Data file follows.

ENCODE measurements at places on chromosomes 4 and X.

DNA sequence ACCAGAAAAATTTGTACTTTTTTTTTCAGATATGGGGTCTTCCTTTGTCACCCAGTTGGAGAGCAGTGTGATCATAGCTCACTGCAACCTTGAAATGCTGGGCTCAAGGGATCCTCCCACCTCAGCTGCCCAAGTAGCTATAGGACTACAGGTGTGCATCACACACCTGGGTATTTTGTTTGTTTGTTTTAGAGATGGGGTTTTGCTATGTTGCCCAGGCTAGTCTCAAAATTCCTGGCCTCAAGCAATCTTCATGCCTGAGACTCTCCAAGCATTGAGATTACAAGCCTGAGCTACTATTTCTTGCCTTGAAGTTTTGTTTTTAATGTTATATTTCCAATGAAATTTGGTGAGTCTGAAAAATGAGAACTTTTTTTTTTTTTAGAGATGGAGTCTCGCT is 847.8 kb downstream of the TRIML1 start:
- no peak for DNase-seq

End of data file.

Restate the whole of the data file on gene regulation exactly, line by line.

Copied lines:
ENCODE measurements at places on chromosomes 4 and X.

DNA sequence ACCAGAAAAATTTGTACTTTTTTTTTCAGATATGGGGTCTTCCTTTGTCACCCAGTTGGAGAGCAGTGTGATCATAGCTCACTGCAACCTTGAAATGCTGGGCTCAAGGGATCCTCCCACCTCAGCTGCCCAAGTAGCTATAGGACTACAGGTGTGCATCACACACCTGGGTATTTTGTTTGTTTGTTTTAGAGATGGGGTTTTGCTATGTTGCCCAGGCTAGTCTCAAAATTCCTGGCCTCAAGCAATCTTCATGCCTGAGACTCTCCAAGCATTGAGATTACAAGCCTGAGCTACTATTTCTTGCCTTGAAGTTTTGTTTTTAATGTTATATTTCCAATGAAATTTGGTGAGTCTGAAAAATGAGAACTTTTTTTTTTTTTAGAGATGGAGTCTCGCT is 847.8 kb downstream of the TRIML1 start:
- no peak for DNase-seq